WASHINGTON (April 30, 1999) -- U.S. Catholic Conference/Migration and Refugee Services, the largest private refugee resettlement agency in the United States, will be prepared for the arrival of 20,000 Kosovar refugees in coming weeks, according to the chairman of the Bishops' Migration Committee.
"The Catholic resettlement network is preparing now to welcome and assist the Kosovars," said Bishop Nicholas DiMarzio, Auxiliary Bishop of Newark. "Our objective, as with all the refugees we resettle, will be to acclimate them to the United States and to help them become self-sufficient."
Over the last 25 years, USCC/MRS has resettled nearly one million refugees from all over the world in partnership with its network of more than 100 diocesan resettlement programs. With its recent experience helping to resettle nearly 30,000 refugees from war-torn Bosnia, USCC/MRS will be well prepared to welcome a significant portion of the 20,000 Kosovars to be relocated in the United States.
"In the faces of the Kosovars, I see the same look of pain and suffering that I have seen on the faces of the Cuban rafters, the Vietnamese boat people, the orphaned Sudanese boys, the Rwandans fleeing mass genocide, and so many others who have been forced to leave their countries," said Bishop DiMarzio. "Our challenge with the Kosovars, as with all the refugees we resettle, is to help them rebuild their lives."
According to Mark Franken, Executive Director of USCC/MRS, the agency helps to rebuild refugees' lives by arranging their travel to the United States, meeting them upon arrival, arranging for housing, providing food, clothes, and basic necessities, teaching them English, finding employment, and getting medical care and mental health services, among others. The U.S. Department of State provides some initial funding for refugee resettlement, but private contributions and community support are essential to meet the refugees' needs, he said.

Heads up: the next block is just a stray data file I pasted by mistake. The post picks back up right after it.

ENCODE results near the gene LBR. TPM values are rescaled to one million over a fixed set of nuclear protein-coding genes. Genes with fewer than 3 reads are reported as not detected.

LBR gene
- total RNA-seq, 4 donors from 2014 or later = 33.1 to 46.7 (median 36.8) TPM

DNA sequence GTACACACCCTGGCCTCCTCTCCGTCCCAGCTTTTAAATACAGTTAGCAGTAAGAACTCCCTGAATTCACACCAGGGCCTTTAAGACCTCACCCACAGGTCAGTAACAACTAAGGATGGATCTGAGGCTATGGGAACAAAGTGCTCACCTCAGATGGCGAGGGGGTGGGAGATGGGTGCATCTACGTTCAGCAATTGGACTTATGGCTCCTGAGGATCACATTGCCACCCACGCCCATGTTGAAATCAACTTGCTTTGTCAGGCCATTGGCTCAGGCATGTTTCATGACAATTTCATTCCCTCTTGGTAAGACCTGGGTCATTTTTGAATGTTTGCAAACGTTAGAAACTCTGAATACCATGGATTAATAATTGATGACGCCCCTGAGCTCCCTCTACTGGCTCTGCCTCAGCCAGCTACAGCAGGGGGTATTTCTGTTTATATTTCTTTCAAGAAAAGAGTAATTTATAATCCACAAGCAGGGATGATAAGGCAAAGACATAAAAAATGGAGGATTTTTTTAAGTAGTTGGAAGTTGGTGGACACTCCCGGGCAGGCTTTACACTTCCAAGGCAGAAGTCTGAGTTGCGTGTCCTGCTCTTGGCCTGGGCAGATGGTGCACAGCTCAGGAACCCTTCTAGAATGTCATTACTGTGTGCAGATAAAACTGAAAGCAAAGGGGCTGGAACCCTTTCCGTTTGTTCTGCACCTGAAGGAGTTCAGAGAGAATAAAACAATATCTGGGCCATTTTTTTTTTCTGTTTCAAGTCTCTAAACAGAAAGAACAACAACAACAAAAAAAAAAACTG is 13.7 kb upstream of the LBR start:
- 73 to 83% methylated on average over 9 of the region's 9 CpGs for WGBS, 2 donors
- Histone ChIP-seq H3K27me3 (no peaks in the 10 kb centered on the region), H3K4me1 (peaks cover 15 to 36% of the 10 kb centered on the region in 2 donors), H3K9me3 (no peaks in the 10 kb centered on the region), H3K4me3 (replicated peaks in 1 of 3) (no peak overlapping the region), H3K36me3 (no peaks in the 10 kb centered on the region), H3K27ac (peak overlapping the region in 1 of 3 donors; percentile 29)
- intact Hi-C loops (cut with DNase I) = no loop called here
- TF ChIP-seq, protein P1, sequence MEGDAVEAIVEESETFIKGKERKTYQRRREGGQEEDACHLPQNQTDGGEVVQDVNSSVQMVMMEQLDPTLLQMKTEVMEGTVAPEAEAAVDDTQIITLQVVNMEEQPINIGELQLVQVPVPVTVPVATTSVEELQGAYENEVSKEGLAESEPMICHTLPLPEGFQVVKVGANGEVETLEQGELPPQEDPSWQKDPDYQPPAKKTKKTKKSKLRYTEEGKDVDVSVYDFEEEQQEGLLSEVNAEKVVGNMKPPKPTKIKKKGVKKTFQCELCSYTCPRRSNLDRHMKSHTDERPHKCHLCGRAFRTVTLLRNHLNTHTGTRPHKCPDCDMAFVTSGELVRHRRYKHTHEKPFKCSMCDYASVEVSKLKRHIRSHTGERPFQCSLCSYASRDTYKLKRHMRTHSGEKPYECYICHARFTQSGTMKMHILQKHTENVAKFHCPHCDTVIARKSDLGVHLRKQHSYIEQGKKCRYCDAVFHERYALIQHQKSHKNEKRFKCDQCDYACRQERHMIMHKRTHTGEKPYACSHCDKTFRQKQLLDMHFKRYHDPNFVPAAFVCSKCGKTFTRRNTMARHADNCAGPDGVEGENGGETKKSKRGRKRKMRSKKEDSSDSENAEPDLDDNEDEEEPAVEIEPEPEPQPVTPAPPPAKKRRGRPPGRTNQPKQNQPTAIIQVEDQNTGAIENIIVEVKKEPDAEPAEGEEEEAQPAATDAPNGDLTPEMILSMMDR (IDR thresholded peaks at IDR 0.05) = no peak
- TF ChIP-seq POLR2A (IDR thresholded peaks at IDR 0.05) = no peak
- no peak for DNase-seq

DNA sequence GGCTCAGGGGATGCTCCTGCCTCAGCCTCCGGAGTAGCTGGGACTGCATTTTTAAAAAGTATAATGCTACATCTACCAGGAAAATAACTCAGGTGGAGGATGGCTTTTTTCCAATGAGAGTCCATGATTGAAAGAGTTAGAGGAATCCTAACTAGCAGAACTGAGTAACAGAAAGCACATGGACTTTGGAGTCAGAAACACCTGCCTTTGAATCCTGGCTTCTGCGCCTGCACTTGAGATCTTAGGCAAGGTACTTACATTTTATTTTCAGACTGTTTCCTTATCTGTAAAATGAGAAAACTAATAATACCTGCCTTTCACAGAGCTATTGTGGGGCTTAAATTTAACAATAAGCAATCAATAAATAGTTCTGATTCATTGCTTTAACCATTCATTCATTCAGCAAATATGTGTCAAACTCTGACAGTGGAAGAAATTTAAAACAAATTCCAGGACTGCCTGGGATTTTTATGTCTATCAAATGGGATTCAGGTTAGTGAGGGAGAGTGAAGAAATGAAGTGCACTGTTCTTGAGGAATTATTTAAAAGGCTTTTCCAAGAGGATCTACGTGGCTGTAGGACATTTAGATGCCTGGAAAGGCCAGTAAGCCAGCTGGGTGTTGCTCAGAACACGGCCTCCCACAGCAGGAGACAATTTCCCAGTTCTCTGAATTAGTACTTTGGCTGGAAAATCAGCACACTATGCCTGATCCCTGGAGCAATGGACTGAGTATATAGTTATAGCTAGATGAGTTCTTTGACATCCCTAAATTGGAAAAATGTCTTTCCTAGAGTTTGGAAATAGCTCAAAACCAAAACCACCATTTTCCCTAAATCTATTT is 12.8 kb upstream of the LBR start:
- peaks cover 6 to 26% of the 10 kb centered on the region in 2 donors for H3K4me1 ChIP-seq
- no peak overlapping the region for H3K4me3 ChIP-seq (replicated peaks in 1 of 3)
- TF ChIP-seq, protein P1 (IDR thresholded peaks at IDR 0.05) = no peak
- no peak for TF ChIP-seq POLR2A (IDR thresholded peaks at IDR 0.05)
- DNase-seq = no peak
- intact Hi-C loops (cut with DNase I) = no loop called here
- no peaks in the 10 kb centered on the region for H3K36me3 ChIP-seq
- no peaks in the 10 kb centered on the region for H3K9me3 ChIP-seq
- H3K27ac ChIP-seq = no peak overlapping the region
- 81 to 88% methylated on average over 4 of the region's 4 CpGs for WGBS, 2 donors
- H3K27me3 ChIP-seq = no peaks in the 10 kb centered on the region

Based on the traumatic experiences of the Kosovars and the quick pace of their arrival -- anticipated at 400 a day -- intensive efforts and resources will be necessary to assist them upon their arrival in the United States. "We are trying to identify resources now to help Kosovars who may be arriving in need of medical attention," Bishop DiMarzio said. "Volunteers, temporary housing, and donations are always needed."
The 110 diocesan refugee resettlement programs of the USCC/MRS network are typically part of local Catholic Charities agencies, the largest private provider of human services in the United States. While the Catholic resettlement network serves all refugees, regardless of religion, its work is based on the Catholic mission and scriptural mandate to serve the most vulnerable and needy.
To assist the public learn more about the Kosovar refugee crisis, USCC/MRS has established an information line at 202-541-3355. Callers can select from seven options, including how to sponsor a Kosovar refugee, how to offer financial assistance, and what is the Church's perspective on the crisis. Information is also available on the USCC Web site at www.nccbuscc.org/sdwp/kosovo.